Hanna Nasir, once president of the West Bank's Bir Zeit university, (in recent years president-in exile in Amman) had just crossed the bridge from Jordan, stepping on to West Bank soil for the first time in 18 years. He, along with 30 other veteran deportees, exiled by Israel up to 25 years ago, have been allowed home as a gesture of goodwill to the Middle East peace talks and to compensate in some way for the more recent deportations of 400 Palestinians in December.
In exile in Amman Dr Nasir, revealed recently that he was having nightmares about this moment of return: nightmares in which he saw himself pressed into thanking the Israelis for their generosity in allowing him back, and nightmares about refusing to offer such thanks only to be turned back to Jordan by Israeli soldiers.
But on the day he did not let himself down. He offered thanks only to his own people and the Israeli soldiers let him pass.
The homecoming passed off well. It was the first time Israel has ever allowed more than one or two deportees back, and as such it was highly symbolic. Nothing is more central to Palestinian hopes and aspirations than the prospect of return to the land for all deportees, refugees and exiles. If the current round of peace talks can achieve a solution, yesterday will be seen as a moment when the tide turned, when concession by one side spread hope on the other.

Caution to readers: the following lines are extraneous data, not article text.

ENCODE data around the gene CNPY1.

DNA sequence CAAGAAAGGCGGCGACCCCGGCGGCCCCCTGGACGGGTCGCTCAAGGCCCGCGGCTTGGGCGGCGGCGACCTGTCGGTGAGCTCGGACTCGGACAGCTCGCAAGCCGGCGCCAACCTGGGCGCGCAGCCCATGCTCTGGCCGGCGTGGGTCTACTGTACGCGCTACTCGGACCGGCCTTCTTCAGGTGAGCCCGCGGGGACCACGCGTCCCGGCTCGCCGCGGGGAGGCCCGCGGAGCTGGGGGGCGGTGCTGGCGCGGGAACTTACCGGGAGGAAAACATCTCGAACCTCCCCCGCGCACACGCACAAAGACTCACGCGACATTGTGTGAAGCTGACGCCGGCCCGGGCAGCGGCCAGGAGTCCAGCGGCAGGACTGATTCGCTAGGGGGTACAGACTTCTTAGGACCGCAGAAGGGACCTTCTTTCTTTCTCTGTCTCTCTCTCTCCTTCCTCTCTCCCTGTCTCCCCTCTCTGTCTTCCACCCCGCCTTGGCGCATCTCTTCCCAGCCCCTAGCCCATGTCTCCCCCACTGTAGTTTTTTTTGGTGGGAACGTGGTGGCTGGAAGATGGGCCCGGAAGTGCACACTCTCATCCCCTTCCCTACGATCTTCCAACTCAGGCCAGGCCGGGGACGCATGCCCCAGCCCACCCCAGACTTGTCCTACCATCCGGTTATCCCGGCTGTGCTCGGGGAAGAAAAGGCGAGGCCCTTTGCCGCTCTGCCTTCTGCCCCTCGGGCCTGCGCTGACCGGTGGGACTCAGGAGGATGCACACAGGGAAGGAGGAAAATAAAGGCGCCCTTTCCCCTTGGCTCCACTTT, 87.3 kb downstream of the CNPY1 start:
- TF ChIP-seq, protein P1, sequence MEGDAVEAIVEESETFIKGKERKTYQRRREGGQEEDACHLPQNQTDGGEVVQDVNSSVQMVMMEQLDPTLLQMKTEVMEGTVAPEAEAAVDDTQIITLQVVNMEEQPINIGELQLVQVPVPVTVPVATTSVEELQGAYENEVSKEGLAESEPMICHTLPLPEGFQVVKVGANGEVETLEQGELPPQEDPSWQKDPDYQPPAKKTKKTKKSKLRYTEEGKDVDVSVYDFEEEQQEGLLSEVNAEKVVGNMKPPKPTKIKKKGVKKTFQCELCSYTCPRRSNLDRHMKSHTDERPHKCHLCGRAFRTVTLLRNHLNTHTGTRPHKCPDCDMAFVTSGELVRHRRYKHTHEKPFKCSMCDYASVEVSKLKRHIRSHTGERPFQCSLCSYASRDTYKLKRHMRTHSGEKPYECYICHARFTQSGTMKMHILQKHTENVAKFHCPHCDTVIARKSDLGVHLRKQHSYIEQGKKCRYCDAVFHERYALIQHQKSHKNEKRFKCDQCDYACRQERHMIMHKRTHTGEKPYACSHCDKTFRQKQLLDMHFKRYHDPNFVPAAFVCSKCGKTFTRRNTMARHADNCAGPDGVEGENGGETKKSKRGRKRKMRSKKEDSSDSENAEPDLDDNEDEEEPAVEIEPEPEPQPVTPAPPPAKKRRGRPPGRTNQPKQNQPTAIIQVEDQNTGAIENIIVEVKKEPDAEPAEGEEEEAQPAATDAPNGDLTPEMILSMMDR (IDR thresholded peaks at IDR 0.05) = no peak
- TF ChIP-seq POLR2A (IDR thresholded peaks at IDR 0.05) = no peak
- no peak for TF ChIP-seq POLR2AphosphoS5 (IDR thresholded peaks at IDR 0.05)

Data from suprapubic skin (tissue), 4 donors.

Yet this was a curious event: highly emotional but also subdued. While families openly celebrated, no one could be sure of the political consequences. While 30 deportees may be back today, Israel continues to bar nearly 2,000 deportees exiled since 1967. Those who were allowed back yesterday appeared to have been chosen by Mr Rabin for one main reason: because they were old, and the pictures of their arrival could not cause fear in Israeli living rooms. Most of these early deportees were in the Palestinian leadership of the early 1970s, and are now in their 60s and 70s. Since they were exiled most have lost mothers, fathers and friends and most yesterday first visited cemeteries to pay their respects to their dead.
There was uncertainty about what the returnees would now do and what influence they may now have. They will find the occupation has only strengthened its hold since they left. Jewish settlements have burgeoned in their absence. And will the new Palestinian leadership - which also grew in their absence - accept their experienced guidance?
After several hours waiting behind Israeli barbed wire, relatives and friends saw 15 men emerging out of the Jordan Valley dust, carried shoulder high by a noisy crowd. Here was Abdul Jawad Salah, former mayor of al-Bireh, a town on the West Bank, exiled in 1974 and suddenly back. What will he do now? And here was Hassan Abdul Jawad, a journalist from Dheisheh refugee camp and a supporter of the hardline Popular Front for the Liberation of Palestine. He will find little change in Dheisheh.